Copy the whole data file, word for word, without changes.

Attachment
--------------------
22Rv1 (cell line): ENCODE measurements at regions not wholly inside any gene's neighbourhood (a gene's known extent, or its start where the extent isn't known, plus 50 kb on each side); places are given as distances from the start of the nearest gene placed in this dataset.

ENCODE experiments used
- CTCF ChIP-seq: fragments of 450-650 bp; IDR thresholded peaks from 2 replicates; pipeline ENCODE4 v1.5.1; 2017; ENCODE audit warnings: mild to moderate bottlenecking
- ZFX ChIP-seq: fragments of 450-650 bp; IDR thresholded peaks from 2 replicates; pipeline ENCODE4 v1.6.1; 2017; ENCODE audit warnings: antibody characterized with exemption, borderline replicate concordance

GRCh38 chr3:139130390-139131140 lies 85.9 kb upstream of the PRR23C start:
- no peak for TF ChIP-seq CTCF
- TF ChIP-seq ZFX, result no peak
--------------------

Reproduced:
22Rv1 (cell line): ENCODE measurements at regions not wholly inside any gene's neighbourhood (a gene's known extent, or its start where the extent isn't known, plus 50 kb on each side); places are given as distances from the start of the nearest gene placed in this dataset.

ENCODE experiments used
- CTCF ChIP-seq: fragments of 450-650 bp; IDR thresholded peaks from 2 replicates; pipeline ENCODE4 v1.5.1; 2017; ENCODE audit warnings: mild to moderate bottlenecking
- ZFX ChIP-seq: fragments of 450-650 bp; IDR thresholded peaks from 2 replicates; pipeline ENCODE4 v1.6.1; 2017; ENCODE audit warnings: antibody characterized with exemption, borderline replicate concordance

GRCh38 chr3:139130390-139131140 lies 85.9 kb upstream of the PRR23C start:
- no peak for TF ChIP-seq CTCF
- TF ChIP-seq ZFX, result no peak